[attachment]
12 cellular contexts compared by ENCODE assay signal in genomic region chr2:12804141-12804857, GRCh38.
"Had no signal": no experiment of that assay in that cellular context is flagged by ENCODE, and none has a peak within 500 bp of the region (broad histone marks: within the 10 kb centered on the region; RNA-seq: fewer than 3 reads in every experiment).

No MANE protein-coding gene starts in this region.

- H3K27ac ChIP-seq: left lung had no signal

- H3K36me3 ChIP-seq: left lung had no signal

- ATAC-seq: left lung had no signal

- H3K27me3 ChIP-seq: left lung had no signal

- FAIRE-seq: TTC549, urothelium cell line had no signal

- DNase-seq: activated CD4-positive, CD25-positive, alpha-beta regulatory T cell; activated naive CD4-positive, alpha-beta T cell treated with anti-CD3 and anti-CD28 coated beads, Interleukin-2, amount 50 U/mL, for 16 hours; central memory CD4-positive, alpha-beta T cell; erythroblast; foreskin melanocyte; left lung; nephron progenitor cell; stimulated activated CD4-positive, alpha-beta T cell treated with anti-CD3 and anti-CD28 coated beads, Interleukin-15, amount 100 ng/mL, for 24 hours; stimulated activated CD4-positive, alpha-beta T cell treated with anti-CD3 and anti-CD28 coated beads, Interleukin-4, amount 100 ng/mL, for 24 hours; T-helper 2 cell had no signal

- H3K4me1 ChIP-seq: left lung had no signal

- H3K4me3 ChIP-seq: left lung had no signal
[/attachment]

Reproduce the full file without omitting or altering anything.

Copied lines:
12 cellular contexts compared by ENCODE assay signal in genomic region chr2:12804141-12804857, GRCh38.
"Had no signal": no experiment of that assay in that cellular context is flagged by ENCODE, and none has a peak within 500 bp of the region (broad histone marks: within the 10 kb centered on the region; RNA-seq: fewer than 3 reads in every experiment).

No MANE protein-coding gene starts in this region.

- H3K27ac ChIP-seq: left lung had no signal

- H3K36me3 ChIP-seq: left lung had no signal

- ATAC-seq: left lung had no signal

- H3K27me3 ChIP-seq: left lung had no signal

- FAIRE-seq: TTC549, urothelium cell line had no signal

- DNase-seq: activated CD4-positive, CD25-positive, alpha-beta regulatory T cell; activated naive CD4-positive, alpha-beta T cell treated with anti-CD3 and anti-CD28 coated beads, Interleukin-2, amount 50 U/mL, for 16 hours; central memory CD4-positive, alpha-beta T cell; erythroblast; foreskin melanocyte; left lung; nephron progenitor cell; stimulated activated CD4-positive, alpha-beta T cell treated with anti-CD3 and anti-CD28 coated beads, Interleukin-15, amount 100 ng/mL, for 24 hours; stimulated activated CD4-positive, alpha-beta T cell treated with anti-CD3 and anti-CD28 coated beads, Interleukin-4, amount 100 ng/mL, for 24 hours; T-helper 2 cell had no signal

- H3K4me1 ChIP-seq: left lung had no signal

- H3K4me3 ChIP-seq: left lung had no signal